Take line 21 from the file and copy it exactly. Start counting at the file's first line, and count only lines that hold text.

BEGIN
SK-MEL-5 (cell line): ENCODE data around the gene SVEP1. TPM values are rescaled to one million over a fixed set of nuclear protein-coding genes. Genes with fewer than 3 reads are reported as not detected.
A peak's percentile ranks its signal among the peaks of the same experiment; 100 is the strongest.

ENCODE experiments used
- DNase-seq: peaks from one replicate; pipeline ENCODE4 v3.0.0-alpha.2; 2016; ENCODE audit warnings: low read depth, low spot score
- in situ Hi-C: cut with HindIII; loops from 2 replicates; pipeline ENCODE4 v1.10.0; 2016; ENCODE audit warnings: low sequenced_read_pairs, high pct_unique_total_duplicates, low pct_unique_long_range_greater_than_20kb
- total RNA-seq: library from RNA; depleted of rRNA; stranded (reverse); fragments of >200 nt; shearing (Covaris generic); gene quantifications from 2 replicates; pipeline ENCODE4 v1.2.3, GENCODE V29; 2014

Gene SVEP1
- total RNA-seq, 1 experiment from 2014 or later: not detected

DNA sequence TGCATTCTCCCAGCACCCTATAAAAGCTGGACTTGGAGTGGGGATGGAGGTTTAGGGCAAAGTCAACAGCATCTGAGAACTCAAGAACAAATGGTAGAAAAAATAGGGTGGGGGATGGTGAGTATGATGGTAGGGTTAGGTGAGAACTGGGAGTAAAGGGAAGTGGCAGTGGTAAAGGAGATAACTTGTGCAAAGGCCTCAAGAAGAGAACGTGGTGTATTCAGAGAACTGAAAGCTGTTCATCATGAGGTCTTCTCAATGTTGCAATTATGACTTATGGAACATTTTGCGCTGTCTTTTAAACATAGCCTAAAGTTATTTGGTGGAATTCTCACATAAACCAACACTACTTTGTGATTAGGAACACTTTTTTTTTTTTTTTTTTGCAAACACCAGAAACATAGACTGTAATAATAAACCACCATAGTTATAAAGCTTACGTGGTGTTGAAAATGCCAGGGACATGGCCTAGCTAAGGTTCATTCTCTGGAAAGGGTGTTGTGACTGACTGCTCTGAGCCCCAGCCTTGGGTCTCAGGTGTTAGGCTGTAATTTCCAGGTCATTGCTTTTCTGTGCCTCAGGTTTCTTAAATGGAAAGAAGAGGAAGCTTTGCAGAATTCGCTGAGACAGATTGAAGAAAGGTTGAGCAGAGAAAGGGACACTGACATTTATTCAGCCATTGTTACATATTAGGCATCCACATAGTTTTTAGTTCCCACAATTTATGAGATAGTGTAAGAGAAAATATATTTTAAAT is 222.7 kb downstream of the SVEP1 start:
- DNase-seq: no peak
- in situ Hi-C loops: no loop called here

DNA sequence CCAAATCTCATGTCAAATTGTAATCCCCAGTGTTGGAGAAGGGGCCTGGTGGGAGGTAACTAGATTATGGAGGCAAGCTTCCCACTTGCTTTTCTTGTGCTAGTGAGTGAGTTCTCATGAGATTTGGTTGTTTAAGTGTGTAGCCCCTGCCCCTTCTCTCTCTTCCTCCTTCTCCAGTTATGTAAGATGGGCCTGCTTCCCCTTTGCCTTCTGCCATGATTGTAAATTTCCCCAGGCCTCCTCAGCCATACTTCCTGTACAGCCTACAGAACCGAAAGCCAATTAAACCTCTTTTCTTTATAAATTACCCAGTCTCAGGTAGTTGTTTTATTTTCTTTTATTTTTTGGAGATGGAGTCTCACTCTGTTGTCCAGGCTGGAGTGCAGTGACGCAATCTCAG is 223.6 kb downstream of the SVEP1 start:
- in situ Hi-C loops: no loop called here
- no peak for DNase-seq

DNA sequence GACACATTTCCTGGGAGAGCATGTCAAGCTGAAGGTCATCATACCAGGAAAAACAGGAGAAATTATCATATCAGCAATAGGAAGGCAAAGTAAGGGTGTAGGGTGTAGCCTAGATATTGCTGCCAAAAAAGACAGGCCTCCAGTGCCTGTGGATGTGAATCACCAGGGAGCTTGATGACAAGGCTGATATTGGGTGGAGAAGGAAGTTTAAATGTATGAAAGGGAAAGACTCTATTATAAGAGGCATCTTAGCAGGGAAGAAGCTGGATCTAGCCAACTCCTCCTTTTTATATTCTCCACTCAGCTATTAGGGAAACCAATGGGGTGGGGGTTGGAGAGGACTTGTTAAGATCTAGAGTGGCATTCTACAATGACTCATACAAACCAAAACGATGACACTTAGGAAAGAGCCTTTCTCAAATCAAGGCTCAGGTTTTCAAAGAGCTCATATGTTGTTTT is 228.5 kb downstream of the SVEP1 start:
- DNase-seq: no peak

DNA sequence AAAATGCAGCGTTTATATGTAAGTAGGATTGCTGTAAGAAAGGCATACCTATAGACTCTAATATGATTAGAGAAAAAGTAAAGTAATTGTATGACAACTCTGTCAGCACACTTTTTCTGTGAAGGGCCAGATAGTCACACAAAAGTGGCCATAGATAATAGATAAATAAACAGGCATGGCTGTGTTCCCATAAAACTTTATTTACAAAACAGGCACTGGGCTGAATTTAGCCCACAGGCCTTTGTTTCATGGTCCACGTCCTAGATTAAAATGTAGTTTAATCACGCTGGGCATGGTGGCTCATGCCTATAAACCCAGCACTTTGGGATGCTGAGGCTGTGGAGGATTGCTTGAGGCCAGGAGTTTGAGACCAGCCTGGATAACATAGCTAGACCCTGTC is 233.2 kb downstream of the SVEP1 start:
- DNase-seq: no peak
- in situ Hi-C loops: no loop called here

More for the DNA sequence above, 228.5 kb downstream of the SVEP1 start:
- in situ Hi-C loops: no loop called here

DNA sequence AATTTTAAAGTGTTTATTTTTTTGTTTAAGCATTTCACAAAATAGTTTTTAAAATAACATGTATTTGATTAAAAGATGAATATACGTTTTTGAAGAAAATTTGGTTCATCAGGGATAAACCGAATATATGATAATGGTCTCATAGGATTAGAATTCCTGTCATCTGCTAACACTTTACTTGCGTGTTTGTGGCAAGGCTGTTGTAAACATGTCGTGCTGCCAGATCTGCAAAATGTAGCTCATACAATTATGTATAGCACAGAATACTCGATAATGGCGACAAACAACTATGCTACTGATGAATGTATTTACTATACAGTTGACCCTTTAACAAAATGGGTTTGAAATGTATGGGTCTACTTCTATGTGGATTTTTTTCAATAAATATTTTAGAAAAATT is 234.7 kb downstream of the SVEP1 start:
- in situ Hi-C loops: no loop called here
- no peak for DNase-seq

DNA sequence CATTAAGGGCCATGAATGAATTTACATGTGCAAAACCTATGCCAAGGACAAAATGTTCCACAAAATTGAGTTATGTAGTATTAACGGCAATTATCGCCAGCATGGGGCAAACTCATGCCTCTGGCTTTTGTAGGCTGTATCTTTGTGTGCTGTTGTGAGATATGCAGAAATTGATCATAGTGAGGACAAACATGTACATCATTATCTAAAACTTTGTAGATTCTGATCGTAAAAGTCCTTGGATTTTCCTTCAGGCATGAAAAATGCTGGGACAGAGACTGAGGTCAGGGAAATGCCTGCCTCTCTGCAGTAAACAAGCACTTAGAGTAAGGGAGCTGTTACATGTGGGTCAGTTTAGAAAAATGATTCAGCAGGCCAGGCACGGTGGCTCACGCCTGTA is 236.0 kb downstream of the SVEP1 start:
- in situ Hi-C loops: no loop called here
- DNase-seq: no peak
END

- in situ Hi-C loops: no loop called here